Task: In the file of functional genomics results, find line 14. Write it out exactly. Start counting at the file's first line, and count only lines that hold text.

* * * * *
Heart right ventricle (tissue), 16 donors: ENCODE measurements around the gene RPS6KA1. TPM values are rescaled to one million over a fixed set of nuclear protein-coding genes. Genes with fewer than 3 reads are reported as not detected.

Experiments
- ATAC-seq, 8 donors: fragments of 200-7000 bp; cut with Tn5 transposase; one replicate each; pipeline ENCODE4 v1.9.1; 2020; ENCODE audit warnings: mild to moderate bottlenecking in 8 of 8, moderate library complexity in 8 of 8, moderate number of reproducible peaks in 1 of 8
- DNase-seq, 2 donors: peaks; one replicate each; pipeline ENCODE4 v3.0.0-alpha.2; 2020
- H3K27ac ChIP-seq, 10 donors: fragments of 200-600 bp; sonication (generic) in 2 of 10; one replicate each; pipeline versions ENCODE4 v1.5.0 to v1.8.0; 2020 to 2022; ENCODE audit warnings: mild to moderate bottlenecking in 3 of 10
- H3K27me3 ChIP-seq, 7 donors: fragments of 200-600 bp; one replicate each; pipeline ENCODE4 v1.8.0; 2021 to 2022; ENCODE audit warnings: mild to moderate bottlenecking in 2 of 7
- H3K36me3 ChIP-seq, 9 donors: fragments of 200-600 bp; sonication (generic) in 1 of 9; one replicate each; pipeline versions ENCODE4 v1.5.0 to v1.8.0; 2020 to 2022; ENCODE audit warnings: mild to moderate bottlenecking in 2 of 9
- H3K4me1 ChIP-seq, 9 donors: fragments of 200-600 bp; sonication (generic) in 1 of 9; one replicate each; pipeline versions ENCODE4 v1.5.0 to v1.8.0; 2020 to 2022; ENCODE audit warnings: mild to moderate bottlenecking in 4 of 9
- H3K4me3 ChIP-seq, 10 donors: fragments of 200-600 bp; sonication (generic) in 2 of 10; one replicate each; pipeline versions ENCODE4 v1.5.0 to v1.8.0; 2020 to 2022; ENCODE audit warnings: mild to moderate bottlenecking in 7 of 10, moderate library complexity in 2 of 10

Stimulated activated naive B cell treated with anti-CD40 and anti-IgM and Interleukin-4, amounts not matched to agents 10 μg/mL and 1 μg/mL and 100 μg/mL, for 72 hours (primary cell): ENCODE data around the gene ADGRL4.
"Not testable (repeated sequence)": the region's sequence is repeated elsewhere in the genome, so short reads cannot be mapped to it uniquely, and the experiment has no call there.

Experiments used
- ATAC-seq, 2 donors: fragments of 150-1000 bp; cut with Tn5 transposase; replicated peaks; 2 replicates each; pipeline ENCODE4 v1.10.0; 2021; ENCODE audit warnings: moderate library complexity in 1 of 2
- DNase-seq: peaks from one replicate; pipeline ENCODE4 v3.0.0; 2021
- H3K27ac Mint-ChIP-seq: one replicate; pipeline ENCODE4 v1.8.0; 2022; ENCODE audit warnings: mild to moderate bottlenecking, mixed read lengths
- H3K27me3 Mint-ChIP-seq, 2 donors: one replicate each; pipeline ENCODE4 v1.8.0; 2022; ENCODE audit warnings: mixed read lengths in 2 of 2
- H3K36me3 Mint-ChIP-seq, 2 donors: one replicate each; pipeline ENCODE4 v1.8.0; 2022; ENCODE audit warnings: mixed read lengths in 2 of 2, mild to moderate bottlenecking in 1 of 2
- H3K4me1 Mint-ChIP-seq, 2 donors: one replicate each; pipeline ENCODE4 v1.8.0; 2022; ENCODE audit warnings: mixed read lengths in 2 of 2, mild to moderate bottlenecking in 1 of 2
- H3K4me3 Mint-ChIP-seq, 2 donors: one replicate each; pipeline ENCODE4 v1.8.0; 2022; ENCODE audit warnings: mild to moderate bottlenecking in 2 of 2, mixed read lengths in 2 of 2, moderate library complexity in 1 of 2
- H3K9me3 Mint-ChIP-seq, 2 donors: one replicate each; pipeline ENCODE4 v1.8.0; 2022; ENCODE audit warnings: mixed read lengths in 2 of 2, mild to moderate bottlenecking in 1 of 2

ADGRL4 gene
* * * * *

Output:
- DNase-seq: peaks from one replicate; pipeline ENCODE4 v3.0.0; 2021